“Spare some change for a starving veteran?” he said through rotten teeth before taking a swig from some drug store purchased booze in a brown paper sack.
“OK citizen, that’s enough, stand up,” motioned one Enforcer with his baton.
“Man, you can’t do this. It’s a violation of my Civil Rights,” said the homeless man as he reluctantly complied in a drunken shuffle. The other Enforcer forced the homeless mans legs apart in order to pad him down, stopping briefly to reveal a bag of ketamine in his jacket pocket.
“Man, you guys planted that on me… It’s my brother’s sister’s uncle’s I swear.”
“Yeah yeah yeah, tell it to the judge vagrant,” replied the Enforcer standing off to the side as he tapped the stun baton in his gloved hand. His partner quickly handcuffed the vagrant and started to forcefully lead the drunken fool into the car.
“This is Car 845,” said his partner over the coms, “We just picked up an illegal drug user with pocketed ketamine at the Deltoya Projects.”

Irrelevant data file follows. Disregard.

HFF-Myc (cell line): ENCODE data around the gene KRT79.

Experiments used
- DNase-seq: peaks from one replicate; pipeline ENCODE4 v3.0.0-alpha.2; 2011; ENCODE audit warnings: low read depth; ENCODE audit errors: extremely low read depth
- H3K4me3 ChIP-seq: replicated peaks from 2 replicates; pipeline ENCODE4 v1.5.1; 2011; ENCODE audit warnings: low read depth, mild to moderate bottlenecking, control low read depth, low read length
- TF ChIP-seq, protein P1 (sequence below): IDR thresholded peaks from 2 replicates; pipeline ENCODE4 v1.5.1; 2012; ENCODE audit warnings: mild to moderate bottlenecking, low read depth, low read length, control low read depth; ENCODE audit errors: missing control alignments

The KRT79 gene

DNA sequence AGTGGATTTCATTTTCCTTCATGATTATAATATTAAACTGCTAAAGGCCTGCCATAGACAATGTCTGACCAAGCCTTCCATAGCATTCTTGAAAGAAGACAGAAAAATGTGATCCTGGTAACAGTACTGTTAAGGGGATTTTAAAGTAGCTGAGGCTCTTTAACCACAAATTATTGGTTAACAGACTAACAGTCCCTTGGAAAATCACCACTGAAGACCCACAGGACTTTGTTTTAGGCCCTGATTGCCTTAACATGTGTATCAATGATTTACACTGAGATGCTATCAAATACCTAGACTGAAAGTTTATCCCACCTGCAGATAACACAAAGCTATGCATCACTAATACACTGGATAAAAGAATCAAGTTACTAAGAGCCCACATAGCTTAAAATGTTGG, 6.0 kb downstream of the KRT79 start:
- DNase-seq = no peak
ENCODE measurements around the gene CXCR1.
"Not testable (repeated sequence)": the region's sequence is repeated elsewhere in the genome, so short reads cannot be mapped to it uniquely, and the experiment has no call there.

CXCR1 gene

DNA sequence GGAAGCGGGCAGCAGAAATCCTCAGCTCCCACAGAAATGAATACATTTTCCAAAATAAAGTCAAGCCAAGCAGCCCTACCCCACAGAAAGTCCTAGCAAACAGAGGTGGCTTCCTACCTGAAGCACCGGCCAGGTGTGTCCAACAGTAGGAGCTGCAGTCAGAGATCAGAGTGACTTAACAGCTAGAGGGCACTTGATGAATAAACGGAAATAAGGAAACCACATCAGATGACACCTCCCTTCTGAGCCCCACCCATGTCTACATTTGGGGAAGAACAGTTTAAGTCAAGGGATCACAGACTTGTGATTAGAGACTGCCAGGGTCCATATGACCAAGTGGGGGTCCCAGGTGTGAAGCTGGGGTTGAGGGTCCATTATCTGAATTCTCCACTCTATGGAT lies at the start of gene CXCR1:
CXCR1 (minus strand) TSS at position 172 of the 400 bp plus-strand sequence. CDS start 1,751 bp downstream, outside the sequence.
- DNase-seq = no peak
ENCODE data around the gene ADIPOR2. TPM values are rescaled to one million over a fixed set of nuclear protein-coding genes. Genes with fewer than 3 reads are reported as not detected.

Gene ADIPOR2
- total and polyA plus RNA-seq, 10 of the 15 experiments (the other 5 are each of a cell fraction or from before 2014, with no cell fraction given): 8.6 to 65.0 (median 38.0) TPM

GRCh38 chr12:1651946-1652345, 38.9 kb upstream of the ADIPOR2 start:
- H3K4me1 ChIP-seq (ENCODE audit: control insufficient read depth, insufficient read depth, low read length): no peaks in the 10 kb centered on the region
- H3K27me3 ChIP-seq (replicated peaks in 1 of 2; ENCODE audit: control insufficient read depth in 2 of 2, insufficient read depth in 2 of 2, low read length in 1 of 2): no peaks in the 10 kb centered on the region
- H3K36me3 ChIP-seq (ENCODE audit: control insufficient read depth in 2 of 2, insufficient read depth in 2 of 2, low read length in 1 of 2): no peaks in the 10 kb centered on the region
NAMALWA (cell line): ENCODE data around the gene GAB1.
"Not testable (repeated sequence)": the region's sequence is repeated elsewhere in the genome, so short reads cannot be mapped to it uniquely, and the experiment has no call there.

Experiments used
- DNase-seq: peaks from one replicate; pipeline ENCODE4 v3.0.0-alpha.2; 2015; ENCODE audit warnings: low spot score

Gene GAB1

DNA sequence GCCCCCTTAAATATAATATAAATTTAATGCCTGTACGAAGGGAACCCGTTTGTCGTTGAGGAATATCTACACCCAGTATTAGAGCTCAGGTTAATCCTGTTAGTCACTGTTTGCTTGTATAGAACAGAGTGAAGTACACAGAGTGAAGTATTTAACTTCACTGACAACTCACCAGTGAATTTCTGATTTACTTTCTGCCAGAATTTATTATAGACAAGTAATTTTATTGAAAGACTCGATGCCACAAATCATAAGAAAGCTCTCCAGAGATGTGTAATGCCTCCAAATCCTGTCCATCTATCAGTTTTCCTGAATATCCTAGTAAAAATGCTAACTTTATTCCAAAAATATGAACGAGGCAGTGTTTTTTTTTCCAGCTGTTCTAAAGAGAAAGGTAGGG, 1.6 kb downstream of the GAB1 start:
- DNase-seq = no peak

“They planted those drugs! This is an illegal arrest!” yelled the vagrant as he was unceremoniously shoved into the hover cruisers backseat. Numerous people started to wonder forward from their homes as the two Enforcers ducked back into their car and started to drive away.
“Just another day on the job,” said the Driver, as the vagrant kicked his feet against the security mesh that separated him in the rear seat.
“Hey!” he yelled with a slur, “I gotta take a piss! This is police brutality! Police brutality!”

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This story was submitted by JCDenton2012 for the AE Stories Event. Find Details on sending your own Story here.